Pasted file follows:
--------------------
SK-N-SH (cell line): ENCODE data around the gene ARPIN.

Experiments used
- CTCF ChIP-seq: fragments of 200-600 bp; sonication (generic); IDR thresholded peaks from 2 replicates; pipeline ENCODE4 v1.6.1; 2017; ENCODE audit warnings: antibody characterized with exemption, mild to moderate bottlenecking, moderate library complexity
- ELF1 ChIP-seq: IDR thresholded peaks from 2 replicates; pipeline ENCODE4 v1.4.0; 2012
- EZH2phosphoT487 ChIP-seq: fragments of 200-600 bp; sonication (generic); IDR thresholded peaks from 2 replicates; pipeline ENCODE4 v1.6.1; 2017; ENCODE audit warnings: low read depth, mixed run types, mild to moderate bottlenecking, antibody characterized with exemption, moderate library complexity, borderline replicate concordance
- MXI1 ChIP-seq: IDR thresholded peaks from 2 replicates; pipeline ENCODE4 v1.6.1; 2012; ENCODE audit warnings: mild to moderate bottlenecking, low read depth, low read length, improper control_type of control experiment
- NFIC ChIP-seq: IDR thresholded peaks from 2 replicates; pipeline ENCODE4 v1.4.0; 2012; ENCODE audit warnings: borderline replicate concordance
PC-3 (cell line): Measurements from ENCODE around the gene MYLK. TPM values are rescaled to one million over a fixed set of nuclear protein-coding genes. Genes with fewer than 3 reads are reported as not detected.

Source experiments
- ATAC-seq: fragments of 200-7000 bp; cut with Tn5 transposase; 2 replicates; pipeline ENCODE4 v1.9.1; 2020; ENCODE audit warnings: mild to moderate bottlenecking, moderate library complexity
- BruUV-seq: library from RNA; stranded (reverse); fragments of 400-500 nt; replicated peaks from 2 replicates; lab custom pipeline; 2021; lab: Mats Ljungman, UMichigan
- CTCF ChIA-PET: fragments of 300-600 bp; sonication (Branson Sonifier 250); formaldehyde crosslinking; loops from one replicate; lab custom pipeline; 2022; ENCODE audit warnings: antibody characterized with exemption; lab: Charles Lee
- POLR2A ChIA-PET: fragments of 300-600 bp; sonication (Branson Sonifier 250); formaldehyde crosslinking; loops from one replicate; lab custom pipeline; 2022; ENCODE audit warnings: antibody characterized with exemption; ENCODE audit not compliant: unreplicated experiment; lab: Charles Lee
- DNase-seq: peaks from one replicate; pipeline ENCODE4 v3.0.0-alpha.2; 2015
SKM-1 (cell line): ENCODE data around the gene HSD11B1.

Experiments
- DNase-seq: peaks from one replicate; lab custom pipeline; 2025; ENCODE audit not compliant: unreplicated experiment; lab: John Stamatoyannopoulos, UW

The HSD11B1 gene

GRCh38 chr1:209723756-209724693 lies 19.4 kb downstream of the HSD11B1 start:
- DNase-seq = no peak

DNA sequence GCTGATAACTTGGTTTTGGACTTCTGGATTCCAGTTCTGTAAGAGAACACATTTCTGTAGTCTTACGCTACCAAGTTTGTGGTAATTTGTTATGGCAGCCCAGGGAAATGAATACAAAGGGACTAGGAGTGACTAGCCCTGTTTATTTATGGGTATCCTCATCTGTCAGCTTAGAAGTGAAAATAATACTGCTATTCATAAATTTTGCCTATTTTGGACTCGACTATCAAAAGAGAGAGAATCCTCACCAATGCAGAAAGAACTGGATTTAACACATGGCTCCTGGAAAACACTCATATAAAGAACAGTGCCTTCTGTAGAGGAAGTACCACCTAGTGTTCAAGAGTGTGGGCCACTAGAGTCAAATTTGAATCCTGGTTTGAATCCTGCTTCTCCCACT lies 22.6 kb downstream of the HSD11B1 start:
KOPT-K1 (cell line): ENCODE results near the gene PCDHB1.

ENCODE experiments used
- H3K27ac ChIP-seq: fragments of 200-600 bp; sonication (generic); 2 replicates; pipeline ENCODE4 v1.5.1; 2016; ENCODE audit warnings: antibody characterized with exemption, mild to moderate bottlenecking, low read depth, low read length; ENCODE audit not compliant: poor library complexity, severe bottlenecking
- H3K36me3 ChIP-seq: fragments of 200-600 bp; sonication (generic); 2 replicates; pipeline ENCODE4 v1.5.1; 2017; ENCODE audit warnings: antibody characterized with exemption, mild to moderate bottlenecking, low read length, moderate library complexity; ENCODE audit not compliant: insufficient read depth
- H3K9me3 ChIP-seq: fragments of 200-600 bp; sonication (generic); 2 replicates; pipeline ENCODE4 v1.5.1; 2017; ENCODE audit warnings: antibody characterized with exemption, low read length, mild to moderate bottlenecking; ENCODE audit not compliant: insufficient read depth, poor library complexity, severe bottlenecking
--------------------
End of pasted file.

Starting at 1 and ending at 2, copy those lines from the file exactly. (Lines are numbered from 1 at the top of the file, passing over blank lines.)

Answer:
SK-N-SH (cell line): ENCODE data around the gene ARPIN.

Experiments used